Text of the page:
JANUARY 3, 2024

Nerissa is one of the original GRIT Freedom Chair Trailblazers. Her journey with chronic illness has made her very passionate about helping other people get the most out of life despite a disabling condition.

What is that old saying? “You can’t choose what happens to you, but you can choose how you react to it.” I didn’t choose to get sick. I didn’t choose to experience chronic pain, widespread inflammation, motor control difficulties, and more. I didn’t choose any of that, but I choose to use a wheelchair.

Yes, you read that correctly. Technically, most everyone you see in a wheelchair has chosen to use it. Phrases like “wheelchair bound” have given people the impression that those in wheelchairs are stuck in them with no choice. However, we all have a choice whether or not to utilize one to mitigate our disability. Not choosing to use a wheelchair, though, would leave us with little to no quality of life. It is unfortunate that the wheelchair has become an international symbol of disability, when in fact it’s the wheelchair itself that ENABLES an individual to maintain a fulfilling life in spite of illness or injury.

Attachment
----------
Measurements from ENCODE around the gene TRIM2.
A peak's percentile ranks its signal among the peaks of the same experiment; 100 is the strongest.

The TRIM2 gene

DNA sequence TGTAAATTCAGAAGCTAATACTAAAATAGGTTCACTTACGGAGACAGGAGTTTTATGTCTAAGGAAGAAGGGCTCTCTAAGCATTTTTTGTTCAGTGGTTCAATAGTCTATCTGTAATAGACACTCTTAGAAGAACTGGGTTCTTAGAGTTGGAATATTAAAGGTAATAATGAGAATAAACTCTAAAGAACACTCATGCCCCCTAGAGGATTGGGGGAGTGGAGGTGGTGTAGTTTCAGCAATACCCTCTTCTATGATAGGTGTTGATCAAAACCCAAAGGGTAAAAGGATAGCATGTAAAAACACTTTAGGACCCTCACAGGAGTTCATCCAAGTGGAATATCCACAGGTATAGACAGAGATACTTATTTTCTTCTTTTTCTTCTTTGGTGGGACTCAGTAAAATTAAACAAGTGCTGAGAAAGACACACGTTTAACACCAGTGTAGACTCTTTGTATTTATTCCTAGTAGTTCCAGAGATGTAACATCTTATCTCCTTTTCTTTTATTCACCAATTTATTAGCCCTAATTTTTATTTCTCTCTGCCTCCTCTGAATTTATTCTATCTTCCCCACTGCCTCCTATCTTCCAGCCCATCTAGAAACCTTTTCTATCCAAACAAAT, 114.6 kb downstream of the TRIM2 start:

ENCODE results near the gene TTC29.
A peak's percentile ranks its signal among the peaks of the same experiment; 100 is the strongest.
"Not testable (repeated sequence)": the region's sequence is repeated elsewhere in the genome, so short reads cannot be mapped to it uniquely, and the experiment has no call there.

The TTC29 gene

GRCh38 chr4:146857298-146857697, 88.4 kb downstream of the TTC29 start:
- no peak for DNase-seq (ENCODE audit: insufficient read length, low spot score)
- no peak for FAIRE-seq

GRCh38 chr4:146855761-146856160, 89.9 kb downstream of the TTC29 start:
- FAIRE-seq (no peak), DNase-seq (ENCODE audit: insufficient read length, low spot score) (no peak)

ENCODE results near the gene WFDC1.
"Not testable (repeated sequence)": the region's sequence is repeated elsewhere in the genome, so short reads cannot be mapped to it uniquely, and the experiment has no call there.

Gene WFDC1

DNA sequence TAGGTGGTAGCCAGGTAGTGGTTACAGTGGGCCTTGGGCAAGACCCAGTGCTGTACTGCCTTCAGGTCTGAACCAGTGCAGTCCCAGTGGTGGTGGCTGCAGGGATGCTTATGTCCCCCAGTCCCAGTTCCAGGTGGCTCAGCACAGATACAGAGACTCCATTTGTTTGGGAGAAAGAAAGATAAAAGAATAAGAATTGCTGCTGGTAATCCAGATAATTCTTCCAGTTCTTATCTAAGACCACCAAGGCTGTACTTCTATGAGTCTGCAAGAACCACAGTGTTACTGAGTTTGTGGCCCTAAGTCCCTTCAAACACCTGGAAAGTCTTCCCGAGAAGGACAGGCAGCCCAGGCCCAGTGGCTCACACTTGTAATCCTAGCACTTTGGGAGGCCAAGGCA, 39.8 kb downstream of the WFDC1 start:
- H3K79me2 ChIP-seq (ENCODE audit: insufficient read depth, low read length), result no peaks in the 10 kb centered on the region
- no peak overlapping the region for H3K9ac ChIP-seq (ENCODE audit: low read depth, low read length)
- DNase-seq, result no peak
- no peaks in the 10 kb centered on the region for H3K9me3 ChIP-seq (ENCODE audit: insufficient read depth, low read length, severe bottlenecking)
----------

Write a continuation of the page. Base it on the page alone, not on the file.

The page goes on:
There is a gray area in which a large population of wheelchair users live. It’s an area that most people don’t understand because it’s seldom openly discussed for fear of judgment. In this gray area resides the Part-Time Wheelchair Users. I technically fall into this category, although, I do use my wheelchair in about 75% of my life activities. Part-Timers are wheelchair users who can walk. At first this seems like a paradoxical statement. Why would you use a wheelchair if you can walk?